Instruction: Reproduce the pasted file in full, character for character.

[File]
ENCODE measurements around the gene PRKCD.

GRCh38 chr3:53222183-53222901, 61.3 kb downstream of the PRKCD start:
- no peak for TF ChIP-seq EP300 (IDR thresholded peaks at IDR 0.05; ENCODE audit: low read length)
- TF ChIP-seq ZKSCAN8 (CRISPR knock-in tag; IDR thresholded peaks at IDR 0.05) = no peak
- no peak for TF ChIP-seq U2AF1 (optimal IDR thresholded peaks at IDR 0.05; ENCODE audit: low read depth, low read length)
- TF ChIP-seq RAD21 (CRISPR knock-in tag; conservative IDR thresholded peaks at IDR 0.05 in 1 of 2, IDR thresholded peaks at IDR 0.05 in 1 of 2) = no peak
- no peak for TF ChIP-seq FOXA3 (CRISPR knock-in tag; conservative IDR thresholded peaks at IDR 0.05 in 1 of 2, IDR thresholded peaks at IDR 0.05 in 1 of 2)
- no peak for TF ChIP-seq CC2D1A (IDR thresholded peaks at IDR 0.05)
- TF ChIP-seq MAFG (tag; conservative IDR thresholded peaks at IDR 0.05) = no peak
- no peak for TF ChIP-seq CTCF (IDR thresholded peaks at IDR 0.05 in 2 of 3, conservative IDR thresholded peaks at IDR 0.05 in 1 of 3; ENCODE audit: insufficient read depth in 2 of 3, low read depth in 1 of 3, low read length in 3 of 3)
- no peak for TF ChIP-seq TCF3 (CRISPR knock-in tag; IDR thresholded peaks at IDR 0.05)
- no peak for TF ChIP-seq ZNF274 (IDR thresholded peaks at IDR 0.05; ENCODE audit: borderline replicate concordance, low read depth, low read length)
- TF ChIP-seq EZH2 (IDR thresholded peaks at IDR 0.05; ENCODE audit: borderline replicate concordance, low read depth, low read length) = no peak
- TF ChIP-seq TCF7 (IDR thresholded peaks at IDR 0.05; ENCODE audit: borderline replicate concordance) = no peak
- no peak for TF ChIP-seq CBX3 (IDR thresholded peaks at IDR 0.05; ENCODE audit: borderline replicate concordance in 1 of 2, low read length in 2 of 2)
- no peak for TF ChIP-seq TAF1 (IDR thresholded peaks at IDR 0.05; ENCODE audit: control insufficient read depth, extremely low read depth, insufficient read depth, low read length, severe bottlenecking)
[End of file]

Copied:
ENCODE measurements around the gene PRKCD.

GRCh38 chr3:53222183-53222901, 61.3 kb downstream of the PRKCD start:
- no peak for TF ChIP-seq EP300 (IDR thresholded peaks at IDR 0.05; ENCODE audit: low read length)
- TF ChIP-seq ZKSCAN8 (CRISPR knock-in tag; IDR thresholded peaks at IDR 0.05) = no peak
- no peak for TF ChIP-seq U2AF1 (optimal IDR thresholded peaks at IDR 0.05; ENCODE audit: low read depth, low read length)
- TF ChIP-seq RAD21 (CRISPR knock-in tag; conservative IDR thresholded peaks at IDR 0.05 in 1 of 2, IDR thresholded peaks at IDR 0.05 in 1 of 2) = no peak
- no peak for TF ChIP-seq FOXA3 (CRISPR knock-in tag; conservative IDR thresholded peaks at IDR 0.05 in 1 of 2, IDR thresholded peaks at IDR 0.05 in 1 of 2)
- no peak for TF ChIP-seq CC2D1A (IDR thresholded peaks at IDR 0.05)
- TF ChIP-seq MAFG (tag; conservative IDR thresholded peaks at IDR 0.05) = no peak
- no peak for TF ChIP-seq CTCF (IDR thresholded peaks at IDR 0.05 in 2 of 3, conservative IDR thresholded peaks at IDR 0.05 in 1 of 3; ENCODE audit: insufficient read depth in 2 of 3, low read depth in 1 of 3, low read length in 3 of 3)
- no peak for TF ChIP-seq TCF3 (CRISPR knock-in tag; IDR thresholded peaks at IDR 0.05)
- no peak for TF ChIP-seq ZNF274 (IDR thresholded peaks at IDR 0.05; ENCODE audit: borderline replicate concordance, low read depth, low read length)
- TF ChIP-seq EZH2 (IDR thresholded peaks at IDR 0.05; ENCODE audit: borderline replicate concordance, low read depth, low read length) = no peak
- TF ChIP-seq TCF7 (IDR thresholded peaks at IDR 0.05; ENCODE audit: borderline replicate concordance) = no peak
- no peak for TF ChIP-seq CBX3 (IDR thresholded peaks at IDR 0.05; ENCODE audit: borderline replicate concordance in 1 of 2, low read length in 2 of 2)
- no peak for TF ChIP-seq TAF1 (IDR thresholded peaks at IDR 0.05; ENCODE audit: control insufficient read depth, extremely low read depth, insufficient read depth, low read length, severe bottlenecking)